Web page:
Android 9 Pie has a feature called Adaptive Brightness that’s a bit like auto-brightness on steroids. AI steroids.
“Most modern smartphones will automatically adjust the brightness [of the device] given the current lighting conditions,” Google’s Dave Burke explained during his Google I/O keynote this past May. “But it’s a one-size-fits-all. They don’t take into account your personal preferences and environment.”
Adaptive Brightness aims to prevent the all-too-common situation in which the Android user has to manually adjust the display brightness using an on-screen slider that then later makes the display look too washed out or dim as conditions change.
To do so, Adaptive Brightness uses on-device machine learning to learn how you typically set the display brightness given different ambient lighting conditions. Then, it will automatically adjust the display brightness for you as the lighting around you changes. And do so in a way that respects your device’s battery life.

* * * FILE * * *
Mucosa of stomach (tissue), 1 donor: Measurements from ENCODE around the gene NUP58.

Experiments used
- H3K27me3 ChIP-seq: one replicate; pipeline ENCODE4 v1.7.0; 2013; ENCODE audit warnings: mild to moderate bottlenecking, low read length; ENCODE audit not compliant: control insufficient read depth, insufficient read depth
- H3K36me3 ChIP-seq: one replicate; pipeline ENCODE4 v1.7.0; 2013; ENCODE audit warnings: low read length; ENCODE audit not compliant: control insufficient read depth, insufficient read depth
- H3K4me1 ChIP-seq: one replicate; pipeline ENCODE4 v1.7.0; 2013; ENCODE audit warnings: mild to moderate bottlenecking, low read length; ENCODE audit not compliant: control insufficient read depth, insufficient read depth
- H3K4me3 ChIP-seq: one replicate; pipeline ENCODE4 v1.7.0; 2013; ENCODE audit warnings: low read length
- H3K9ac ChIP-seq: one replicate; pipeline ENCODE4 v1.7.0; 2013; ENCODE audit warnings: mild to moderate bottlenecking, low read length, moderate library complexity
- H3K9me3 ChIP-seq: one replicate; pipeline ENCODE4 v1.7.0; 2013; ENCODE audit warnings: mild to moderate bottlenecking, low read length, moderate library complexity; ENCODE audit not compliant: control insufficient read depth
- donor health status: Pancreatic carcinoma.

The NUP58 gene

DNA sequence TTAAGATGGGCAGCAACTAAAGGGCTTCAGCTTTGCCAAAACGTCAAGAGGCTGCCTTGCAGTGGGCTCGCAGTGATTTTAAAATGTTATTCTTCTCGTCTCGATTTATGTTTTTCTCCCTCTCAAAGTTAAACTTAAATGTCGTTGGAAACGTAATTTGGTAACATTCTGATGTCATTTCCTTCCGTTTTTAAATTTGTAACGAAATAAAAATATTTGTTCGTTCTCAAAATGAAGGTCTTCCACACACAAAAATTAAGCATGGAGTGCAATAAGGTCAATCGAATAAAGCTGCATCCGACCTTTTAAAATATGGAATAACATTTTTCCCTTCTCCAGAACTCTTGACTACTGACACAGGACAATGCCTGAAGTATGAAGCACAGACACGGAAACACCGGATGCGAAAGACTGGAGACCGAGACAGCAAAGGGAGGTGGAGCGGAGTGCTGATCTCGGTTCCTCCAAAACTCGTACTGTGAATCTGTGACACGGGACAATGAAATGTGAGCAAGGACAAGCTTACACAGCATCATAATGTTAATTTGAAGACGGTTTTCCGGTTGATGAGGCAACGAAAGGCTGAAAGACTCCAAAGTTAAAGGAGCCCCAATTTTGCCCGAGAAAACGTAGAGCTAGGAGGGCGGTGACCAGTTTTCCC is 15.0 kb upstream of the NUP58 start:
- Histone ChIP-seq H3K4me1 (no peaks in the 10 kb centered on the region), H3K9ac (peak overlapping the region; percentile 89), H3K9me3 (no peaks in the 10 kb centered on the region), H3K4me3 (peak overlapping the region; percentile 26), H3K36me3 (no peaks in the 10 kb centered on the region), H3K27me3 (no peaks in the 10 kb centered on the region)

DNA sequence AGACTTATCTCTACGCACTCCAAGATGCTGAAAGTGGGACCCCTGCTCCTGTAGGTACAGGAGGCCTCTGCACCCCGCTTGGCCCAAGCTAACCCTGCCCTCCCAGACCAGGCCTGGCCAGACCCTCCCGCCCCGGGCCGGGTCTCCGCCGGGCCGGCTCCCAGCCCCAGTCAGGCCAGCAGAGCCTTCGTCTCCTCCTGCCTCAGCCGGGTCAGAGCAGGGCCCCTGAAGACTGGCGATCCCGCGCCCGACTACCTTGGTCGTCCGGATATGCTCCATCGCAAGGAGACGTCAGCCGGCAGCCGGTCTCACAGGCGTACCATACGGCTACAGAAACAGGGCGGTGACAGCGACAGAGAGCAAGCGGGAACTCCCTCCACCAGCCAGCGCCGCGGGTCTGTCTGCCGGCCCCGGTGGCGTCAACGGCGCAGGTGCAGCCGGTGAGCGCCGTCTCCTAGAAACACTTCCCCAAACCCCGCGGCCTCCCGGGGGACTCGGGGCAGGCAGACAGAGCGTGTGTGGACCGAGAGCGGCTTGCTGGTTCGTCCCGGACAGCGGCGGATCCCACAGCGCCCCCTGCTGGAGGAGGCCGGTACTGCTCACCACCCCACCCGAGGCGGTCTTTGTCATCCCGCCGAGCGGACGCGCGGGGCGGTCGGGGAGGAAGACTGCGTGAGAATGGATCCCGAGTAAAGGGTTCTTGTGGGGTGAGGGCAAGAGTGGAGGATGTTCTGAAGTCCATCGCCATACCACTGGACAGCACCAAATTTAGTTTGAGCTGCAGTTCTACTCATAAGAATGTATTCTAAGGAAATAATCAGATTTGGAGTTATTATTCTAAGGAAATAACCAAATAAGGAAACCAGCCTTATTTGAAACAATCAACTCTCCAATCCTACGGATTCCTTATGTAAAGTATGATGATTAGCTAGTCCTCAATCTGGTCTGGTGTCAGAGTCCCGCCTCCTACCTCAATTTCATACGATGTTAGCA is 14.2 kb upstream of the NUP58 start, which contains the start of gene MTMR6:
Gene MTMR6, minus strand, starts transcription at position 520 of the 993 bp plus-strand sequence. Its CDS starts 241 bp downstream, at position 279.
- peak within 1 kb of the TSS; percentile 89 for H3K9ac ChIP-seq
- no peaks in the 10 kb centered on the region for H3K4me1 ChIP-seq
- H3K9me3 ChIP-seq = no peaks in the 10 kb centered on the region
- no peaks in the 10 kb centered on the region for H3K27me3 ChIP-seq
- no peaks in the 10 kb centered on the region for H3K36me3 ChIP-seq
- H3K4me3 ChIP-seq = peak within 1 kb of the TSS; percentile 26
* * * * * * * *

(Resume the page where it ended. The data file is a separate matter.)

What’s kind of fun about this feature is that you can watch the brightness slider move automatically as the lighting conditions around you change: To see this in action, open the notification shade fully by swiping down from the top of the display. Then, move between areas of different lighting. It’s mesmerizing, so try not to walk into anything in a dark room.
Adaptive Brightness is enabled by default in Android 9 Pie, in Settings > Display > Adaptive brightness. And as is the case with a similar and related feature called Adaptive Battery, there’s not a lot by way of configuration: You can just enable or disable it, and machine learning will do the rest.
“Adaptive Brightness is extremely effective,” Burke said. “In fact, we’re seeing almost half of our … users now make fewer manual brightness adjustments compared to any previous version of Android.”